Click on the picture for a list of ways to be more environmentally friendly and sustainable in your eating habits.
Have you ever thought about how much food you throw out in a day? Think about it every time you throw something out for a few days. I did this, and I was amazed at how much I throw out without noticing.
A recent post by The Atlantic (click the picture above to read it) said that American throw away 40% of our food every day. That percentage is alarming but sadly very true. Thinking I new a fair amount about composting and food waste in general, this summer, I read the book American Wasteland: How America Throws Away Nearly Half of its Food and What We Can Do About it. As I read about all of the different steps that are involved between the field and my fork, and all of the waste that occurs at each step, I saw our agricultural systems in a new light as well as our own culture. I realized how grocery store displays are connected to our expectation of perfect produce all year round, how refrigerators and freezers and restaurants contribute to our waste, and how our habits do as well. I learned that the importance of composting is paramount moving forward if we want to decrease the amount of methane in the air (methane is emitted when organic matter decomposes in landfills) and significantly combat global warming, and that in general, we are a wasteful society that devalues food because we’ve become so disconnected from it - who grows it, where it’s grown, and what it takes to get “fresh” produce to our plates.
I encourage you to read American Wasteland or any of the other books on waste that are out there (another is simply called WASTE and is by Tristram Stuart) and seriously think about how you can reduce your food waste. Especially when people are debating our ability (or lack there of) to feed the world and its rapidly increasing population, decreasing, controlling, and harnessing the power of food waste will be more and more important in the future.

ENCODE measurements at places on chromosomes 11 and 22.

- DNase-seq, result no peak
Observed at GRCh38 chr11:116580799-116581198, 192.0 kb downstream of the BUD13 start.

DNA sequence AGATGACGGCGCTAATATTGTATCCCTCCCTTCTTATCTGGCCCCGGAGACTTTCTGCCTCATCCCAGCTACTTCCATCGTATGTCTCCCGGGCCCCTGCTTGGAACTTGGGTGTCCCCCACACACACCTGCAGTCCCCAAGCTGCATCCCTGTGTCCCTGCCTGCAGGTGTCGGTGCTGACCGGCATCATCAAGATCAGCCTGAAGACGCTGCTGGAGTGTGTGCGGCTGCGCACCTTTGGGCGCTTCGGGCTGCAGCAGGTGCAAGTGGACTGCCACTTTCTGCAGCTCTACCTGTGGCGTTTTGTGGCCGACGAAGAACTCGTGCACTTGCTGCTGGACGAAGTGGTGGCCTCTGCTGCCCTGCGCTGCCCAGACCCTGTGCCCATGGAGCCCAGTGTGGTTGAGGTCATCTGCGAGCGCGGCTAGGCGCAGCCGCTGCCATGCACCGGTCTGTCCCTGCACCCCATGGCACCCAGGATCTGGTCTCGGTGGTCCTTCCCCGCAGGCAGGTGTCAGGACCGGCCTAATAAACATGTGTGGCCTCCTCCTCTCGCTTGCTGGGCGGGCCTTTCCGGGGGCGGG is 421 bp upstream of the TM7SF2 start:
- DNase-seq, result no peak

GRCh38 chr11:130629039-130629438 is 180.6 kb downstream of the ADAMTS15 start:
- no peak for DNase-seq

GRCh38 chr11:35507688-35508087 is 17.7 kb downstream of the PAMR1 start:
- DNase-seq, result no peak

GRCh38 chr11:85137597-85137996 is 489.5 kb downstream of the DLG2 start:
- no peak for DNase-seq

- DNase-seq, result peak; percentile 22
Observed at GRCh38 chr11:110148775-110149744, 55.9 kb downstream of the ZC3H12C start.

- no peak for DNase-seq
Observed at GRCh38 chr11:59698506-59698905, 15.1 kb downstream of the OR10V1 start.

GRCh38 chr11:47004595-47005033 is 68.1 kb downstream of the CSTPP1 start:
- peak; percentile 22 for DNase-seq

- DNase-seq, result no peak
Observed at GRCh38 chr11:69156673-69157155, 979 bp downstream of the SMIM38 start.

Do you have a lot of basil in your garden? Make some pesto!
3 cups fresh basil leaves
2 cloves garlic
3/4 cup grated parmesan cheese
4 tablespoons olive oil
3/4 cup sunflower seeds (or pine nuts)
4 teaspoons lemon juice
Blend all ingredients in a blender or food processor until desired consistency. The pesto may turn brown, so you can store it with a little bit of olive oil or lemon juice on top. Or freeze in ice cube trays and save for later!
The Grand Rapids Farmers’ Market in Minnesota accepts EBT and SNAP cards for tokens to use throughout the market! People on food aid can receive the equivalent amount in tokens that the spend. Tokens are accepted at a variety of vendors throughout the market. If you spend $5, you’ll receive $5 in Market Bucks to use in the market. Many farmers’ markets are doing similar things to make fresh, local food available to more people. (http://www.grfarmersmarket.org/news/about-snapebt-and-market-bucks/) (Taken with Instagram)
245 ears of corn? No problem! Blanch it, cut it off the cob and freeze it in serving size bags! (Taken with Instagram)
The Capital Area Wellness Coalition put on four cooking demonstrations at my local farmers’ market and is doing a lot in the Capital Area of New Hampshire to promote healthy, local food as well as a healthy lifestyle. In May they implemented a pilot project to provide a CSA that is delivered to a person’s workplace. They have many neat ideas and projects they are working on…check them out!
The second of four cooking demonstrations featuring in-season, local food will take place this Wednesday, August 29th at the Canterbury Farmers’ Market from 4-6:30pm. This week’s cooking demonstration “Kid Friendly Recipes Using In-Season, Local Ingredients” will be put on by the Canterbury Rascals 4-H Club.
Wednesday, September 12th: ”A Chicken in Every Pot” -Glenn Crawford, Chef and Owner of Maggie Mae Farm
Wednesday, September 26th: “Cooking with Squash, the Winter Staple” -Mary Kerwin, Nutritionist and Gardener